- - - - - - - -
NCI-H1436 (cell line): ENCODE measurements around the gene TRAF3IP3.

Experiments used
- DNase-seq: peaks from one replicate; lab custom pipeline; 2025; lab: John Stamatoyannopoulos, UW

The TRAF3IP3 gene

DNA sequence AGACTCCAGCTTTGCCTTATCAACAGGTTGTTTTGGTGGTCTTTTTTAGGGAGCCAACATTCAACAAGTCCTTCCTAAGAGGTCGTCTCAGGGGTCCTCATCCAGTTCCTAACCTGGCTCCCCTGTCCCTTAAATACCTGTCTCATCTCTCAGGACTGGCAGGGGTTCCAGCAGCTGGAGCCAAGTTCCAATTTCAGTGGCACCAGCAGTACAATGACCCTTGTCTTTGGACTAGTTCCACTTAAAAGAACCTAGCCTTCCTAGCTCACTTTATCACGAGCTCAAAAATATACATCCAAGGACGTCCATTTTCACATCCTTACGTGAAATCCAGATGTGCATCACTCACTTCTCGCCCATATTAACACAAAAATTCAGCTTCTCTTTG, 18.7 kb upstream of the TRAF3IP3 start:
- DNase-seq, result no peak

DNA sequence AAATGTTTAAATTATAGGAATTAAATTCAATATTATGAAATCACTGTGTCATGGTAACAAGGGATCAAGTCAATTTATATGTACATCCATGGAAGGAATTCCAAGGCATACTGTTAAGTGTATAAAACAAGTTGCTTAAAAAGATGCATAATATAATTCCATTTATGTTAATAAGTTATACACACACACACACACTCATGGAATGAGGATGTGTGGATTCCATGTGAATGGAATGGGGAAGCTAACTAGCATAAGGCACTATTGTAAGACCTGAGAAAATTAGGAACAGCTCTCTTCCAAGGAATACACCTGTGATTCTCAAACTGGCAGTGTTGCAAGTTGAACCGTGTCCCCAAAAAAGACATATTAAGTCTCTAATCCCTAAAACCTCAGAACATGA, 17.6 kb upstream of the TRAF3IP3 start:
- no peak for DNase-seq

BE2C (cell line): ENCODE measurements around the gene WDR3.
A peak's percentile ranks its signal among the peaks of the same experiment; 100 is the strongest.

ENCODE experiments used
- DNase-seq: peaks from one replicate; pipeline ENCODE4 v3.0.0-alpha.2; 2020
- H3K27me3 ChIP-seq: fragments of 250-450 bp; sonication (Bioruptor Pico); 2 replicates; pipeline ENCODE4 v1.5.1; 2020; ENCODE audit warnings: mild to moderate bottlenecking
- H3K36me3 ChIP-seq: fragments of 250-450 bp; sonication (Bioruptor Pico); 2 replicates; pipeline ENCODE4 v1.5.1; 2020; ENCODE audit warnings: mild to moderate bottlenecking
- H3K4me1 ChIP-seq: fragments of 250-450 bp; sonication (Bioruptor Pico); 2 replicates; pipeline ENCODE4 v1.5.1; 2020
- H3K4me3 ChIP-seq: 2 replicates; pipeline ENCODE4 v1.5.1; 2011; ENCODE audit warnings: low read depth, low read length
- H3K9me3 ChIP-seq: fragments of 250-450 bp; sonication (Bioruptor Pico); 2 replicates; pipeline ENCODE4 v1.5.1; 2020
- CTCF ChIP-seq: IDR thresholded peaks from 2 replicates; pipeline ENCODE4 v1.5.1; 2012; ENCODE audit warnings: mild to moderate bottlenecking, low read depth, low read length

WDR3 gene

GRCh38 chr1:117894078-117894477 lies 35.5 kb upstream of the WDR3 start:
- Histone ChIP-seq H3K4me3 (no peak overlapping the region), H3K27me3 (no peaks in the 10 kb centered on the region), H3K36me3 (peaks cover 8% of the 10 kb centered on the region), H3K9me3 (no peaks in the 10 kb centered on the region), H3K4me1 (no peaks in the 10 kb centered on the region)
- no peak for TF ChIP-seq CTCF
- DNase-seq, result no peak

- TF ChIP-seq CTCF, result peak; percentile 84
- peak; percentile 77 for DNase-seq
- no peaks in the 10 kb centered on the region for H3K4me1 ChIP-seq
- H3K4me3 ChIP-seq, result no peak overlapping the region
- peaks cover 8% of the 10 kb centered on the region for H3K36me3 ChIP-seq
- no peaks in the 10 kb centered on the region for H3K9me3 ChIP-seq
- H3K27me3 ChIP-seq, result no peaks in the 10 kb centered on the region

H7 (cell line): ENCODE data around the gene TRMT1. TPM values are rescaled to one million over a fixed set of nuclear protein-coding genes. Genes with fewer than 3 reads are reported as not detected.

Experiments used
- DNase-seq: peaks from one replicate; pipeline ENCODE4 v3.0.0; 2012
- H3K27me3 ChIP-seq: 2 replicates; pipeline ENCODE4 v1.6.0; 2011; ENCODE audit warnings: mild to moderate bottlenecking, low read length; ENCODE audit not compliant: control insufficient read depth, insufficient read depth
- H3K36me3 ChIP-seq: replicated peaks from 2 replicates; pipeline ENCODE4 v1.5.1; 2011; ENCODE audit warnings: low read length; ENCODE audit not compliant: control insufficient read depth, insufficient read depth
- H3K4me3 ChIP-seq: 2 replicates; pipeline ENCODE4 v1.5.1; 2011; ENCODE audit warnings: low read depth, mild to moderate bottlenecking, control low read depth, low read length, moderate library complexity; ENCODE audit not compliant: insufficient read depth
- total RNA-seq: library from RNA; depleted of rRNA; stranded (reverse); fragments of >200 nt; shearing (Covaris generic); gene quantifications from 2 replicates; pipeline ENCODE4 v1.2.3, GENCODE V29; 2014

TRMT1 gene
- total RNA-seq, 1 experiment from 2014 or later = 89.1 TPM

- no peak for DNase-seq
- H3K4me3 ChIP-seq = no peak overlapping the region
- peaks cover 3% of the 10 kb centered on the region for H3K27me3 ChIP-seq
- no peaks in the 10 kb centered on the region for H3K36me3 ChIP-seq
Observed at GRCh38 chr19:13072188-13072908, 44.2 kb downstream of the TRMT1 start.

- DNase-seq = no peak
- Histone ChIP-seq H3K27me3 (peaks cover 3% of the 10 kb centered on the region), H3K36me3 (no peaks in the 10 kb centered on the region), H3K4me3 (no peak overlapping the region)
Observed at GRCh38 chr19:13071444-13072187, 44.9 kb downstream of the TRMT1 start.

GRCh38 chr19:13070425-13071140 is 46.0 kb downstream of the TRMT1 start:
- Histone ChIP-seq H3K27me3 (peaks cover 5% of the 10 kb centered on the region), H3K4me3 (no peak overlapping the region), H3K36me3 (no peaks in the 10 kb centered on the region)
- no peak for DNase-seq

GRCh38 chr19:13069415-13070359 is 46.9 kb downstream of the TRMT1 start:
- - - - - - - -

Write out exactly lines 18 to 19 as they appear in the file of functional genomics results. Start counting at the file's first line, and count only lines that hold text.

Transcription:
- CTCF ChIP-seq: IDR thresholded peaks from 2 replicates; pipeline ENCODE4 v1.5.1; 2012; ENCODE audit warnings: mild to moderate bottlenecking, low read depth, low read length

WDR3 gene